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In my experience the Shuls that are expecting a donation make a special Mi Shebeirach after the Mi Shebeirach of the Aliya. Ultimately those that do not want to or can not afford to donate say Tziva Lvarcham.


3

Moreh Mikdash brings the following in the name of the Zohar Parshas Achrei Mos. There are 3 things that lengthen our time in Galus. One of them is "She'osim Kolon B'shechina B'galus". The Zohar in Parshas Teruma says that one who speaks in Shul is "Gorem Kolon L'shechina". Thus one who talks in Shul vain talk is lengthening the Galus.


2

Mainstream Halacha (Rambam, Shulchan Aruch and similar) clearly forbids talking during certain parts of the prayer service - like during the Amida. Other times they permit talking under certain circumstances - like during Shma if one needs to answer a person one fears. Other times talking is technically permitted. If talking in a shul or beis medrash ...


13

Likely, it is an acronym for קְהִילָה קְדוֹשָה k'hila k'dosha (lit: holy congregation), a title for Jewish communities whose use dates back to the Talmud (Tamid 27b).


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the gemara in brochos says one should not daven so loudly so as not to confuse people that you are the shaliach tzibbur.


2

This a touchy issue. First there is this publication by Tzeirei Chasidea Viznitz that speaks strongly against those who want to stop the practice of saying Pesukei Dezimro loud and writes that with the exception of the Amidah, davenning is to be loud and so it sweetens judgement: וחז"ל העידו בר"ה (דף ט"ז) דצעקה הוא אחד מדברים המבטלין רוע הגזירה, והפייט ...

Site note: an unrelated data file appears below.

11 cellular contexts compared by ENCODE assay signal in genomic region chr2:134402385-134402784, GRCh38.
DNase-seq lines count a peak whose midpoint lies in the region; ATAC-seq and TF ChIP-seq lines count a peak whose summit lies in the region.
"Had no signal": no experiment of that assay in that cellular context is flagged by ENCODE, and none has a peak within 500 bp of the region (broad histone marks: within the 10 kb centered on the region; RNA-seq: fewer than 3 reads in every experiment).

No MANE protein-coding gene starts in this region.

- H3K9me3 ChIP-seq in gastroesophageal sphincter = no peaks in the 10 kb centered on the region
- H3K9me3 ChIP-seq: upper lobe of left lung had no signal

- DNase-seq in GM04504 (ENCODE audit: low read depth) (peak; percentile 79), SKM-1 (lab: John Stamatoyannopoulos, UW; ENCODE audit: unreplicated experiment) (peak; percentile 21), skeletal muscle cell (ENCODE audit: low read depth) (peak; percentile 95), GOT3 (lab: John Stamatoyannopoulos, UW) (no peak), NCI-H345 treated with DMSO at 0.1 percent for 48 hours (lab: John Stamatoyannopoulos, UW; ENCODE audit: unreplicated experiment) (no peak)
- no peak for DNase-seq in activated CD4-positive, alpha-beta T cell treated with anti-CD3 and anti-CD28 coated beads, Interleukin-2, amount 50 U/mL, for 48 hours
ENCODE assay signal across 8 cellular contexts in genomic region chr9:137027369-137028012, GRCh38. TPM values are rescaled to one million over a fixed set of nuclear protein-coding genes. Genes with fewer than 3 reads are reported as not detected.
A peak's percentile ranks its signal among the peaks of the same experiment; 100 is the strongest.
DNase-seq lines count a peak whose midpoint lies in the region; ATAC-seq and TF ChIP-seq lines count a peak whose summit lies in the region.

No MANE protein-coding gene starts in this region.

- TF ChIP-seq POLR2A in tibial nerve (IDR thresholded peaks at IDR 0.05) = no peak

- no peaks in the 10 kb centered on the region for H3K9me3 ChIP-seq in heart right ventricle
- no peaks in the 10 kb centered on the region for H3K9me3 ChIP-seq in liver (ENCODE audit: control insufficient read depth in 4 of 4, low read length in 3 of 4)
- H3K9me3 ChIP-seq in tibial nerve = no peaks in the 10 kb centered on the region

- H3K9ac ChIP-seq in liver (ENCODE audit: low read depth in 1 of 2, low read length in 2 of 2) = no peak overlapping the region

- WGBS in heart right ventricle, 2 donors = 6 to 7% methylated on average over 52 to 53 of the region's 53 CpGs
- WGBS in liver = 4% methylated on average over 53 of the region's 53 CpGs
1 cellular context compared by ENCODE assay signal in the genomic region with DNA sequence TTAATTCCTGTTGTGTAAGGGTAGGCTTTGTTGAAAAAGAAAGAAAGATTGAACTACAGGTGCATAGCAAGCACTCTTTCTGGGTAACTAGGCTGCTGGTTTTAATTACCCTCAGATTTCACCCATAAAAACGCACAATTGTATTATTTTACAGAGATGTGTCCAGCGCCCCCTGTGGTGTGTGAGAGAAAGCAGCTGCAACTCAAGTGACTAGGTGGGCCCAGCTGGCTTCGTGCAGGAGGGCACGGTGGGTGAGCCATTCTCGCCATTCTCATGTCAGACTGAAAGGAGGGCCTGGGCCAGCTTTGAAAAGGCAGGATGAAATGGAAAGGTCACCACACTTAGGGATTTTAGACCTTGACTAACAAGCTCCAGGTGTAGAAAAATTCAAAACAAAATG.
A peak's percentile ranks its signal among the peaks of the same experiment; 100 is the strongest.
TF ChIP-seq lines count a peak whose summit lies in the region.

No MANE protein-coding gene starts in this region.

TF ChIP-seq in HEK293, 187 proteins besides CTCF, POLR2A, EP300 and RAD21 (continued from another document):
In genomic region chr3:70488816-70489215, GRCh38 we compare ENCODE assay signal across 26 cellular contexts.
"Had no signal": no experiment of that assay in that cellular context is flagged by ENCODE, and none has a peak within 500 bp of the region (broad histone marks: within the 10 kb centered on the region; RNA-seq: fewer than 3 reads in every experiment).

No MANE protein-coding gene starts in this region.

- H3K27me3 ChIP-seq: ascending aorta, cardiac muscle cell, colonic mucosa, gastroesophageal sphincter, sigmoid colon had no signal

3

In the laws of Rosh Hashana The Mechaber mentions that even though a whole year one should not daven with a raised voice on Rosh Hashana it is permitted since people are davening from a Machzor and the noise wont disturb them. The source is PisKei Tosfos in Rosh HaShana. Not the Gemorah itself. That being said the Mishna Brura says that still one should ...


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Shulchan Aruch Orach Chaim 124:7 limits the obligation to shush to chazoras hashatz.


4

One source can be found in Sefer Chafetz Chayim, in the introduction, where he lists positive commandments that one may transgress when speaking Lashon Hara (Sif Zayin, pages 70-71 of Volume 1 in the link). In a nutshell, one violates the prohibition of וּמִקְדָּשִׁי תִּירָאוּ - revere My sanctuaries (Vayikra 19:30). I just want to clarify, this ...


2

I saw at The Yeshiva World a post that included the words: One who speaks during Chazoras Hashatz causes the Shechinah to leave Klal Yisroel, and it is as if he has sinned with Avodah Zorah. Drush Chasam Sofer vol2pg309b but I didn't see it here on a quick check.



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